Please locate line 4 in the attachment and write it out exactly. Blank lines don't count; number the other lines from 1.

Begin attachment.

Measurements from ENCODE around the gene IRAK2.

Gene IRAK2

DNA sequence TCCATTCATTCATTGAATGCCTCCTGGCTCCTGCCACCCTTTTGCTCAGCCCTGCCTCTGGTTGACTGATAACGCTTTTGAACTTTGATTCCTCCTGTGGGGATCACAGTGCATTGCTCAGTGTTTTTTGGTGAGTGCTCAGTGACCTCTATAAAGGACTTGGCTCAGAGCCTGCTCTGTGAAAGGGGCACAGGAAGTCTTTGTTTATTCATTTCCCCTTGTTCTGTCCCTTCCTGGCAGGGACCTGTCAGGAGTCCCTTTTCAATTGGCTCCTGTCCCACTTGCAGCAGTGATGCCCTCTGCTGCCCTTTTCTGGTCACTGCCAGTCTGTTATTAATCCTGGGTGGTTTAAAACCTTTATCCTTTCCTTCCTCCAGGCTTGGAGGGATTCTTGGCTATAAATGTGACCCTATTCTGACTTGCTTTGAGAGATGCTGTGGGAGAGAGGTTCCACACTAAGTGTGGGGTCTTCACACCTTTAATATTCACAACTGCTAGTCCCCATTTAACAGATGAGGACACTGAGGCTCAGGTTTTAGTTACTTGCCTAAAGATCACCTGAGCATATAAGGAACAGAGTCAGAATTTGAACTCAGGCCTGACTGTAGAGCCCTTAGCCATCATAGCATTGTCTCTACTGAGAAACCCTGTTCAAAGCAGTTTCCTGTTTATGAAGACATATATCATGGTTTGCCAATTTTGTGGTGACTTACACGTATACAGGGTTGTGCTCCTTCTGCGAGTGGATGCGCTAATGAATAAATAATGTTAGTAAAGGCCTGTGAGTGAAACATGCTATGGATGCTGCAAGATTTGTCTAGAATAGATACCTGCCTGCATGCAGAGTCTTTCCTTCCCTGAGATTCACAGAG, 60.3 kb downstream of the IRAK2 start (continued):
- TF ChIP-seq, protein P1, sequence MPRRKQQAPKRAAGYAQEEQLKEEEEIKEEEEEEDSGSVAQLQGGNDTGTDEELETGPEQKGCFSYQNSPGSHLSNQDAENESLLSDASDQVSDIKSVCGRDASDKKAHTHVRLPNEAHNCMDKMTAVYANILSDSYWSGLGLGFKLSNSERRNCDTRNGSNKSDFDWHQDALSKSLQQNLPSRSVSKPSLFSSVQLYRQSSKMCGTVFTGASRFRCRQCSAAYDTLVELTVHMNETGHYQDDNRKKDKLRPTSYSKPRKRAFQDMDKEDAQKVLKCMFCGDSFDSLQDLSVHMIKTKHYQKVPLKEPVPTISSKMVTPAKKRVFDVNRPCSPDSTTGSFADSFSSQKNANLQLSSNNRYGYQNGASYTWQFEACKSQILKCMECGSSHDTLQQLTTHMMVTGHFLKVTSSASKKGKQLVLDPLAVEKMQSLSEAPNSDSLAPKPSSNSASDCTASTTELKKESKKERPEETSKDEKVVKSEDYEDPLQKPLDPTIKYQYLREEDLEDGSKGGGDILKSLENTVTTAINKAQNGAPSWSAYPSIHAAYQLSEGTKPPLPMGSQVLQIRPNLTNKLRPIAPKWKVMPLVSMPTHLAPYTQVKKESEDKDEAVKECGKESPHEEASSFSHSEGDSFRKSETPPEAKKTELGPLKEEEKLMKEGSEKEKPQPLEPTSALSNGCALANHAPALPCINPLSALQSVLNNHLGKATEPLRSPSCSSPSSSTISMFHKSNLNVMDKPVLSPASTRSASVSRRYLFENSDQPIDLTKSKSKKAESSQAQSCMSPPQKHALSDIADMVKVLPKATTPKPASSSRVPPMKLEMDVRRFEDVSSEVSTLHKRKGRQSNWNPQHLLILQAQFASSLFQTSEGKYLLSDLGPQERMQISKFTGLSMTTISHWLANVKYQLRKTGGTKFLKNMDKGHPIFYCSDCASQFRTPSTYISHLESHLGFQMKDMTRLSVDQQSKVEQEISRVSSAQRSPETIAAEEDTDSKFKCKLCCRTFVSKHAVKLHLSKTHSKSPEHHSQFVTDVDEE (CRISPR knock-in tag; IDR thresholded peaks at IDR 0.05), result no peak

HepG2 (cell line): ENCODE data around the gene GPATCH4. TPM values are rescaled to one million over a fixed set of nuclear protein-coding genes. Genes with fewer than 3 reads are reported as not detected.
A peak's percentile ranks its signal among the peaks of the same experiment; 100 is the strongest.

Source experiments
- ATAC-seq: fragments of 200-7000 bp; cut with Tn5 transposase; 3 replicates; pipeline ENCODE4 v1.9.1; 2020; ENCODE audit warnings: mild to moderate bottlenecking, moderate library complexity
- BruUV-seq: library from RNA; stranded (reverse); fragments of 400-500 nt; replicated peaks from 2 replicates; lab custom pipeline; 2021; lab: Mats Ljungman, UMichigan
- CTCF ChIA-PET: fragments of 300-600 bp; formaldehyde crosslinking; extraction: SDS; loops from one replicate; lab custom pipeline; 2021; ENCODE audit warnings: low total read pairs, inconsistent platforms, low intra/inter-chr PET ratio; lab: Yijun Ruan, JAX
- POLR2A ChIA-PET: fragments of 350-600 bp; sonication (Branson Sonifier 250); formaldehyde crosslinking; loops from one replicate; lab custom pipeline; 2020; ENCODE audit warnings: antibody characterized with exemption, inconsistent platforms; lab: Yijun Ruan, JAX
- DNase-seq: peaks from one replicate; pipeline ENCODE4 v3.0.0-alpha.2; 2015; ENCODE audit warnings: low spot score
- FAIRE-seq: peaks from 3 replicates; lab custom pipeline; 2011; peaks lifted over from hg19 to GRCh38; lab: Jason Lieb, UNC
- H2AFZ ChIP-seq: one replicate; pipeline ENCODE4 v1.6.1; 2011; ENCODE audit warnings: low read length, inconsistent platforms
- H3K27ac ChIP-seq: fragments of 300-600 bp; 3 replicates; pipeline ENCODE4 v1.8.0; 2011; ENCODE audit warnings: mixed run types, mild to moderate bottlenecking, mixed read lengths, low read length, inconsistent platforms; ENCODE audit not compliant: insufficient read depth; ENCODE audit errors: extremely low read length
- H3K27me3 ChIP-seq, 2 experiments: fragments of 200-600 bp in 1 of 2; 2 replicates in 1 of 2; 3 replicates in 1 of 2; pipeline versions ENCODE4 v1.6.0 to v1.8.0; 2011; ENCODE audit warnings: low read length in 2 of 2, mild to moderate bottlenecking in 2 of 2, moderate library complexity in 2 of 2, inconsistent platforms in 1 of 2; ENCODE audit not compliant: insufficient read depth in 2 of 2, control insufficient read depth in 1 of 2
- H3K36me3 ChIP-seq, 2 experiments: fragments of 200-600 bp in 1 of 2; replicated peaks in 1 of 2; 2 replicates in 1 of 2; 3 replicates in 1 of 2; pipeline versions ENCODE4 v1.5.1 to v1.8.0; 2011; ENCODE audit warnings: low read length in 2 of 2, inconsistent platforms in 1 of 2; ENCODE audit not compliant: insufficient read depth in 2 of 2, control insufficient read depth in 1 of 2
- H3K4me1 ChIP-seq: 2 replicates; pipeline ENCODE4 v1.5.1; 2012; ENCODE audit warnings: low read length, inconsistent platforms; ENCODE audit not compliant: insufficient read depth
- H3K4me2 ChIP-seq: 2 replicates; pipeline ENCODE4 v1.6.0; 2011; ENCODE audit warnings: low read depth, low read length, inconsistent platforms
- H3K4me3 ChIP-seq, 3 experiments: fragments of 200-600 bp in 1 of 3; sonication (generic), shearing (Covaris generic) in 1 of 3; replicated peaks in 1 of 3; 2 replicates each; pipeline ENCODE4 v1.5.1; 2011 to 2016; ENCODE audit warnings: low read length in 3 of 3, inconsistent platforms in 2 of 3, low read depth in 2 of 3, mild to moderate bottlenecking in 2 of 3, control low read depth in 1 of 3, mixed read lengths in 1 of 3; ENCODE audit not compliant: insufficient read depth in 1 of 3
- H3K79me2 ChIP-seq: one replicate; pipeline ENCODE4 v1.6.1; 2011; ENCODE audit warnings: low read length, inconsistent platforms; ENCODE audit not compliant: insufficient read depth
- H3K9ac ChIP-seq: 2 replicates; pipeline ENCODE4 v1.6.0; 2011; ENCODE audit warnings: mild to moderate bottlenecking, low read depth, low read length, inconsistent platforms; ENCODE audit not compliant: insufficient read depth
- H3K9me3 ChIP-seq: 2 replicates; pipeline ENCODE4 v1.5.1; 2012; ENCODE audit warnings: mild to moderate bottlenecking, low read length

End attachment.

- TF ChIP-seq, protein P1, sequence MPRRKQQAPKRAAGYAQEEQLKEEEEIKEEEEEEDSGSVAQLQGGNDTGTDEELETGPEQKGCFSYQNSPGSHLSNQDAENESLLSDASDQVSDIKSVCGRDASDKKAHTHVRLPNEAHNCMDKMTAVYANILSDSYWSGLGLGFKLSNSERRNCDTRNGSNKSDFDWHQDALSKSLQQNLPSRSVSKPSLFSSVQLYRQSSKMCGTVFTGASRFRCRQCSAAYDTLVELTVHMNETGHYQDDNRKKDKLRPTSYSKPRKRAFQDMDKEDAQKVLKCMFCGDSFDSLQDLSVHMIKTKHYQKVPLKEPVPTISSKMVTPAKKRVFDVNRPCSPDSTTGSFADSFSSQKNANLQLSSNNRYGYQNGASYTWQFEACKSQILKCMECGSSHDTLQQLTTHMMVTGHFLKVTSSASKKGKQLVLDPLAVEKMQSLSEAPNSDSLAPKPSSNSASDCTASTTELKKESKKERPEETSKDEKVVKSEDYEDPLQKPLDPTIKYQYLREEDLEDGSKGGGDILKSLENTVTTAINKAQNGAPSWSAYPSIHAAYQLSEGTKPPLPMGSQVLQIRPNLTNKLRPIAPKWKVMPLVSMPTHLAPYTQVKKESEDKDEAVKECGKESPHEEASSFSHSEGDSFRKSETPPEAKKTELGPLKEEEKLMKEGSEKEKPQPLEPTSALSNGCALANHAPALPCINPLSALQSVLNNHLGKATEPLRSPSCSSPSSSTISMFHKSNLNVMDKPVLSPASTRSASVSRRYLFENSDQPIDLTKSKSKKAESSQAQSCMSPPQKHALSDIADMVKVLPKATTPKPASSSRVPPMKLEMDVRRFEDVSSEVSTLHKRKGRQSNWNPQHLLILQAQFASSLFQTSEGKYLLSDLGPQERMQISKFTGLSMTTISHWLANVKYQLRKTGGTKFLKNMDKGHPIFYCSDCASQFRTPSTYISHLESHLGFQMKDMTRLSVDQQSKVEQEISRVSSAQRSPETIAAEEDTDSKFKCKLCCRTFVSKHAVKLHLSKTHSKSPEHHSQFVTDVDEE (CRISPR knock-in tag; IDR thresholded peaks at IDR 0.05), result no peak